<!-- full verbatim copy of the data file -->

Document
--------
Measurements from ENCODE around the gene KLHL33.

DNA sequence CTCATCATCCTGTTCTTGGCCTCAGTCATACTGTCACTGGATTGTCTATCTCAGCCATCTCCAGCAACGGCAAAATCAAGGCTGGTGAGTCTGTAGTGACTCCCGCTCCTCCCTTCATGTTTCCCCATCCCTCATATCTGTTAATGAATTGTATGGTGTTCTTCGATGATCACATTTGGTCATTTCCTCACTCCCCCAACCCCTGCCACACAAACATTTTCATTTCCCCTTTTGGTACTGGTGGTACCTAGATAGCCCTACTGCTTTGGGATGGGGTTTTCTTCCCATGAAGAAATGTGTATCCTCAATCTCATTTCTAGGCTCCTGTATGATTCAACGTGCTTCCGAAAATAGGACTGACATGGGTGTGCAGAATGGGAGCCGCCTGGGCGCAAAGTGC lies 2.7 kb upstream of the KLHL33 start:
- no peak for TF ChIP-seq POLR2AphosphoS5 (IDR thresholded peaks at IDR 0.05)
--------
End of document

Measurements from ENCODE around the gene KLHL33.

DNA sequence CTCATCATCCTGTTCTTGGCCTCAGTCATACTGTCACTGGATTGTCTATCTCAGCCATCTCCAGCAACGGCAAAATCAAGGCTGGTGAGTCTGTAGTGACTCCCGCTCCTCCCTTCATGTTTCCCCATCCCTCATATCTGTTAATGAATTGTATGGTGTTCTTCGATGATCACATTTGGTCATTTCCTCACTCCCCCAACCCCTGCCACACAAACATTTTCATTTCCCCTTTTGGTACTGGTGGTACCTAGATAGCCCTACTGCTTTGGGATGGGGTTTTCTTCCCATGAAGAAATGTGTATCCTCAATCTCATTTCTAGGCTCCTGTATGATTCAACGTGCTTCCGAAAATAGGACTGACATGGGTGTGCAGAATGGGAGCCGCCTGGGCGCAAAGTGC lies 2.7 kb upstream of the KLHL33 start:
- no peak for TF ChIP-seq POLR2AphosphoS5 (IDR thresholded peaks at IDR 0.05)